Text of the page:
On Biodiversity Offsetting & Soil

Asides from the fact that anything the current Defra minister says about the environment should be treated with extreme caution, an easy fix to the ongoing polarisation between conservationists and developers should be dismissed for the dangers it bestows on the rest of us – the practitioners and the public. You know – the social element of the triple bottom line for sustainable development.

Biodiversity Offsetting is absurd. The ecological pyramid we all learnt at school displays this nonsense well; look at the bottom layer – how can you offset what we don’t know about? I speak as one who works with soil, one who almost daily is intrigued by interactions and the potential existence of new species found in one of the most easily accessible yet unexplored habitats in the world.  

I would argue that true sustainable development is much more advanced than many policy makers believe or have been led to believe and in terms of soil management, particularly in the urban and peri urban landscape, it was advanced enough to enable development with green space in the most contaminated sites in England. Soils had been pigeonholed, quite wrongly, solely in ‘Agriculture’ and the agro lobbyists campaigning hard against a soil directive and indeed any other measures to tackle the massive threats to soil had inadvertently halted potential funding for increased and much necessary research.    

Biodiversity offsetting diverts the eyes yet further from progress in sustainable development towards the ongoing fight between conservation and development, a fight umpired by Planning. Planning in turn is attacked by those advocating Biodiversity Offsetting. Is this all simply to make green fields available to the development industry, an industry which contains many who had started to embrace sustainable development and would be able to measure its success through values by way of ecosystem services.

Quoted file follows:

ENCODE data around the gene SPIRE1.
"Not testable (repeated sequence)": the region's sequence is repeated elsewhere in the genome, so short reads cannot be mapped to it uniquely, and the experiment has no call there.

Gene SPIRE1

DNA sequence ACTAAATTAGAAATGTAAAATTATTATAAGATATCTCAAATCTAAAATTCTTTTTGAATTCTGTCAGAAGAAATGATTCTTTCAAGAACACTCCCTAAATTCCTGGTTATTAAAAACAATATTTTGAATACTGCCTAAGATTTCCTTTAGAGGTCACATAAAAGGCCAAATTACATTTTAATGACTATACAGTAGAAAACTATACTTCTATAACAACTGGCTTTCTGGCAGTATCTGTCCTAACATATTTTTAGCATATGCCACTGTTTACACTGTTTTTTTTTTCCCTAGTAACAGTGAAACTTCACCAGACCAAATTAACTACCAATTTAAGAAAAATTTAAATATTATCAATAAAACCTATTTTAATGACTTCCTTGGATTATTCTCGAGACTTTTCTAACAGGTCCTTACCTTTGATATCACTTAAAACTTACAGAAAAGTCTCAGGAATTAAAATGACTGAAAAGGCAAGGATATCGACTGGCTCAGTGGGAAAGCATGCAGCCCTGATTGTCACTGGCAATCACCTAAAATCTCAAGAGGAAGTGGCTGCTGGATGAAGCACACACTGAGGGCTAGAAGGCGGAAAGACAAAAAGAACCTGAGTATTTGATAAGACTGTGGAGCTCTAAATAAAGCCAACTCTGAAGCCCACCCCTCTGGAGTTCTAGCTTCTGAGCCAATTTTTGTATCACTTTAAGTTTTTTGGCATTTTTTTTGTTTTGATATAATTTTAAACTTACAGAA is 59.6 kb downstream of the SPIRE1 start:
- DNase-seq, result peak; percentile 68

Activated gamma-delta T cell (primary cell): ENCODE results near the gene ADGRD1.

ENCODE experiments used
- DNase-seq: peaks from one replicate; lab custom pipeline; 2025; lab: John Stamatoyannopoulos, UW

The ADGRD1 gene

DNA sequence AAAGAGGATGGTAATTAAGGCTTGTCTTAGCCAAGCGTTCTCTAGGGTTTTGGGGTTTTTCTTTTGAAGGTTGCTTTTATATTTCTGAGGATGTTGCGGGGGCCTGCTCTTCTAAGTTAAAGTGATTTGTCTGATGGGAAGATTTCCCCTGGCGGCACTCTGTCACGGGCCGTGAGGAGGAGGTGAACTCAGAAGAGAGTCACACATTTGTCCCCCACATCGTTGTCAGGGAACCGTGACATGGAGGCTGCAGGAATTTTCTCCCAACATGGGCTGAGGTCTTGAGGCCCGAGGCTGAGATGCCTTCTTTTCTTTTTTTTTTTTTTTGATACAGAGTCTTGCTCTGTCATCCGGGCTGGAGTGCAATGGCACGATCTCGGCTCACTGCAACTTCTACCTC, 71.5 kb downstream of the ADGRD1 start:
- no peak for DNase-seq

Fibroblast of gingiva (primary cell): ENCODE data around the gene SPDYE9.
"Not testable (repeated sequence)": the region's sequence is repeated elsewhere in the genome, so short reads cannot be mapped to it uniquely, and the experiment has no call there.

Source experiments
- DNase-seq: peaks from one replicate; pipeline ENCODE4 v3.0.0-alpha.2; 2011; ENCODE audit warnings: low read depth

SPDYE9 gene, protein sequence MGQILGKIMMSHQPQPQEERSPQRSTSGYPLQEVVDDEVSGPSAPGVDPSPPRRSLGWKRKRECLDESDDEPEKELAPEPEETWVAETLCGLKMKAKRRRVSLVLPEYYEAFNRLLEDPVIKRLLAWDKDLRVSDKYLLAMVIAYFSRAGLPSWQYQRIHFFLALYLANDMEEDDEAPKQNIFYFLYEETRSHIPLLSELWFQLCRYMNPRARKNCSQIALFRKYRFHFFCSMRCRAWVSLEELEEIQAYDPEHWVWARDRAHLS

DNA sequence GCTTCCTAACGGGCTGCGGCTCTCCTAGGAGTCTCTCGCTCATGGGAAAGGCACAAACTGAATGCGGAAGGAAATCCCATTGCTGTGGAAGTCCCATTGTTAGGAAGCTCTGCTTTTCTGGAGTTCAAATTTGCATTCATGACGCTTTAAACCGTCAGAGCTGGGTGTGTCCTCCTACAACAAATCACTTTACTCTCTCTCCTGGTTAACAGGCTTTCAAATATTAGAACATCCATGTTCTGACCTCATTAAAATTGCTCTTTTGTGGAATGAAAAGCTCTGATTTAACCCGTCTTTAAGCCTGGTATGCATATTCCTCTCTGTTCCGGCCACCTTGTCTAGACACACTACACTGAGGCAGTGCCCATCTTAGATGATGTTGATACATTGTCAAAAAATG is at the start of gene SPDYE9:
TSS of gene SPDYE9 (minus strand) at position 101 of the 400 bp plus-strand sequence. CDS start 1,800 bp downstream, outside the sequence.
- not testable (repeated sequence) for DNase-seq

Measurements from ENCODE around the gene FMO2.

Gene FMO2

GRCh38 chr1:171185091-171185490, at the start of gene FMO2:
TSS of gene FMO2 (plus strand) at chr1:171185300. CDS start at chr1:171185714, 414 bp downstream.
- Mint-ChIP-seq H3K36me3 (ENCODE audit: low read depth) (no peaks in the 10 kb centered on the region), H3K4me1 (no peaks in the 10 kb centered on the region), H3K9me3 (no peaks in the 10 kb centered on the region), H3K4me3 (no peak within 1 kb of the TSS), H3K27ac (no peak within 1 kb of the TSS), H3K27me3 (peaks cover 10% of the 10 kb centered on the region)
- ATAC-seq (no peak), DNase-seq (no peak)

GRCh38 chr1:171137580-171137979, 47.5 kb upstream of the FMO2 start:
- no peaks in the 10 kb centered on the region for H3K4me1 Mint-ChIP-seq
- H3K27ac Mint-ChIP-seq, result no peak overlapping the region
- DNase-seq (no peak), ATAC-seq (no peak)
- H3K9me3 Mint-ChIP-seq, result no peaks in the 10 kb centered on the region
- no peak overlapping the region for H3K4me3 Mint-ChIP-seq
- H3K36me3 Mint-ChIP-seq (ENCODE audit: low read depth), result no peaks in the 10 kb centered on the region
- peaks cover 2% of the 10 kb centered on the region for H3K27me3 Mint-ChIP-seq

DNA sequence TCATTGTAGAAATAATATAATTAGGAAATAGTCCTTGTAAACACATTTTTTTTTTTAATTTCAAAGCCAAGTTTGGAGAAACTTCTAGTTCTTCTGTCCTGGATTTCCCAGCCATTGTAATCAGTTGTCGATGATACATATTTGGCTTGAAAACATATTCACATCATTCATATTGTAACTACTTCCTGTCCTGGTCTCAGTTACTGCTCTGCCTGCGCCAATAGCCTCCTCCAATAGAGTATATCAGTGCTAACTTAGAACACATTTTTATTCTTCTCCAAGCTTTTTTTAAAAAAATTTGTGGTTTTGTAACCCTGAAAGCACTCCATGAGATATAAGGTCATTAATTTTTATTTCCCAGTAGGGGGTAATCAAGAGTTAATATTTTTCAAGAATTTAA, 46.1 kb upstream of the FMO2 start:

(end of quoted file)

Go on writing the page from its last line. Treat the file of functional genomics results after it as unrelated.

As BO (surely one of the worst acronyms to come out of environmental policy making) begins, after a couple of years, to finally get the attention it doesn’t deserve, it is apparent that few actually understand what it really will entail. This does not matter because all the proposals on offer are uniformly nonsense – asides one; the local one, an environmental type of planning gain within the immediate vicinity of necessary development where a local community can get involved in the design and implementation of a habitat for wildlife on their doorstep, next door to the new supermarket. Unfortunately the existence of biodiversity banks, murmurs of trading and bypassing of usual planning routes suggests this is far from what is contained within the policy makers’ briefcases.

The deafening silence surrounding BO betrays the fact that those involved know it is highly controversial. It is good to see the NGOs finally starting to become seriously concerned and thus the forthcoming green or white paper will be scrutinised properly.

Eminent landscape professionals have been voicing their concerns, with quotes ranging from describing BO as ‘weak sustainability’ to ‘in the words of Edmund Blackadder: ‘the only slight problem with this plan is that it’s bollocks’. Certainly BO is going to prove highly unpopular with landscapists and as little consideration has been given to either the Aarhus convention or European Landscape Convention some clashes are ascertained if BO allows for a bypassing of traditional planning routes, which seems a certainty in order make it as attractive as possible to developers.

Put all the above criticism of BO aside and the many, many other flaws aside and simply consider this:

We are supposed to place our trust in bankers with regards the biodiversity in our landscape?

That’s a hard sell indeed.


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